Categories: MissionsMoon

LRO to Move in For Closer Look at the Apollo Landing Sites

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NASA’s Lunar Reconnaissance Orbiter (LRO) is changing our view of the Moon by literally bringing it into sharper focus with its three high resolution cameras. But now, things are about to get even sharper. Today, LRO fired its thrusters to begin dipping down from its usual orbit about 50 km above the surface and moving to an orbit that will allow the spacecraft’s cameras me to image the Apollo sites from about 20 km away.

“This will allow me to obtain images of the Apollo sites that are about 4 times sharper than my current best images,” said the LRO spacecraft on Twitter.


This is just a temporary orbit and the spacecraft will take images of and around the Apollo sites between August 14 and 19, 2011. After that, the spacecraft will return to the 50-km-orbit until December.

LRO has two narrow angle cameras (NACs) and one wide angle camera (WAC).

According to Mark Robinson, LROC Principal Investigator, who spoke at the Lunar Forum at Ames Research Center last month, as of the end of July, 2011 the amount of data returned by LRO has been about 400 gigabits of data every day, which includes 371,027 high resolution images. The WAC has taken about 160,000 images, with about 90,000 in color. In total, the spacecraft has imaged the entire Moon about 20 times with the WAC, and has imaged 20 per cent of the moon with NACs, which provides a narrower but higher resolution view.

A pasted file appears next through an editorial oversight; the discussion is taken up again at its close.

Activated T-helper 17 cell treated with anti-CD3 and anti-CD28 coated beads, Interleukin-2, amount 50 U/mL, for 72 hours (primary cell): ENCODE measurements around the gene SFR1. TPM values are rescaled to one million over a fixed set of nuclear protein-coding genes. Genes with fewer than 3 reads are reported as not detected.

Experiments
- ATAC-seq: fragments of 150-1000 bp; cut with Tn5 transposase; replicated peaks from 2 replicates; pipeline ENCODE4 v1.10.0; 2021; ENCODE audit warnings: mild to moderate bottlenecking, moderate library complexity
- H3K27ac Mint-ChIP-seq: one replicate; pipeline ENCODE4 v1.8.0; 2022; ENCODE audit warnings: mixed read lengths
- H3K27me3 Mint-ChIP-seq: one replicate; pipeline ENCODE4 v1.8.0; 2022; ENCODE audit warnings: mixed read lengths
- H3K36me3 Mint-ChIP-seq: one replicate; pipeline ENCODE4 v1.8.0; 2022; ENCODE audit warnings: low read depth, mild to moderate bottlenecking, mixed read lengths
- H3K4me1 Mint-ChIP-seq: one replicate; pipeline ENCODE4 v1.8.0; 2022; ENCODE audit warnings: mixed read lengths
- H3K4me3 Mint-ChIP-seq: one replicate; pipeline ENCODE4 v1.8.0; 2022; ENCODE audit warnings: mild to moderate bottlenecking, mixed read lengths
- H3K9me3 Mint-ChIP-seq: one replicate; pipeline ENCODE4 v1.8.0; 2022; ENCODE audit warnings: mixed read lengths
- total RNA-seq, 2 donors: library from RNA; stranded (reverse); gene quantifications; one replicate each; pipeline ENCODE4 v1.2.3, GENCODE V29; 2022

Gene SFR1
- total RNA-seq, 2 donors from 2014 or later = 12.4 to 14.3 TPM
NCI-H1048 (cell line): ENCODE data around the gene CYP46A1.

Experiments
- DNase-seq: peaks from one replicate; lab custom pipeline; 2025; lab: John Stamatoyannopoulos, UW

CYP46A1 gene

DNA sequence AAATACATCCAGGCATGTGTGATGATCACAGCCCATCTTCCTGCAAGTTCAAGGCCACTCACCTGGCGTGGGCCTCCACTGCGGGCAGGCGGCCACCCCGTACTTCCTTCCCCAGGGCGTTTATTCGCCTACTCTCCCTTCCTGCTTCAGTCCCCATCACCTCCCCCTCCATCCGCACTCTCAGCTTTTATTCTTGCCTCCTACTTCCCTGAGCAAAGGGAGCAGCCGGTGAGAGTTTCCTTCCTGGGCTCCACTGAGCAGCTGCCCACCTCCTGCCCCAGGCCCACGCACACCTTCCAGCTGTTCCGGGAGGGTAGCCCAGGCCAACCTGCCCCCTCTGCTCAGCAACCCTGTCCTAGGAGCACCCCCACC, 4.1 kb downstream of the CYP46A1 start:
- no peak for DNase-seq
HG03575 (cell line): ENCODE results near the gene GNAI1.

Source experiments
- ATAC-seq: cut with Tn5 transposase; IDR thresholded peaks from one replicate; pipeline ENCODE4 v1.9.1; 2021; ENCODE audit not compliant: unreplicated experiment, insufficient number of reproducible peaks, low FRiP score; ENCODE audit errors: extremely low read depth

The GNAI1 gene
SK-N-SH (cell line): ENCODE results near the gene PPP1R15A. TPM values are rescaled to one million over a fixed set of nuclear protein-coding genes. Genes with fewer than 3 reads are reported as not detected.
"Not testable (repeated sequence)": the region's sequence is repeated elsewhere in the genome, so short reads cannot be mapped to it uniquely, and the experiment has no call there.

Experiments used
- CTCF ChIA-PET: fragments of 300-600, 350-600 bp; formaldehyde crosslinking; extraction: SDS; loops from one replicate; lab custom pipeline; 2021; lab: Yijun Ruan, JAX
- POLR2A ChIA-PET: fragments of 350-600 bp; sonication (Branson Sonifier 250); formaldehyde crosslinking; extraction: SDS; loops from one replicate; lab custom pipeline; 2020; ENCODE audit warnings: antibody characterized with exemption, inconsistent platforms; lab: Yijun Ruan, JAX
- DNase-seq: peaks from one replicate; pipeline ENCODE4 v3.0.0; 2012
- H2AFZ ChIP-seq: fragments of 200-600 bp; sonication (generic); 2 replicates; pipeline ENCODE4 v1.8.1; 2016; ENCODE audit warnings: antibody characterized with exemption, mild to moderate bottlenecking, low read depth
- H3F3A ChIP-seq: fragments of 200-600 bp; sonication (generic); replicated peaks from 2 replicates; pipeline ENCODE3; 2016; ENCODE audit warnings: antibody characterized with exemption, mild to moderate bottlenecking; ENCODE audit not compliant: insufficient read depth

“We want to map the whole moon at 50 cm/pixel to 200 cm/pixel, and that would be LROC’s legacy for the next 100 years of lunar exploration and science,” Robinson said.

He noted that all three cameras are performing way better than he had hoped.

“We are very excited about the quality of the data,” Robinson said.

So get ready for a little more quality views of the Apollo landing sites!

Update: as commenter MoonOrBust noted, the LRO Twitter feed had an addendum later in the day, adding that there are several technical challenges associated with getting improved resolution images at the lower altitude orbit. For example, the spacecraft will not slow from its orbital speed of about 1.6 km/s (about 3,500 mph) when it gets closer to the Moon’s surface, which might cause some image blurring, particularly for the LROC Narrow Angle Camera images. “However, it will certainly be fun to compare the images from the different orbits!” the spacecraft Tweeted.

Nancy Atkinson

Nancy has been with Universe Today since 2004, and has published over 6,000 articles on space exploration, astronomy, science and technology. She is the author of two books: "Eight Years to the Moon: the History of the Apollo Missions," (2019) which shares the stories of 60 engineers and scientists who worked behind the scenes to make landing on the Moon possible; and "Incredible Stories from Space: A Behind-the-Scenes Look at the Missions Changing Our View of the Cosmos" (2016) tells the stories of those who work on NASA's robotic missions to explore the Solar System and beyond. Follow Nancy on Twitter at https://twitter.com/Nancy_A and and Instagram at and https://www.instagram.com/nancyatkinson_ut/

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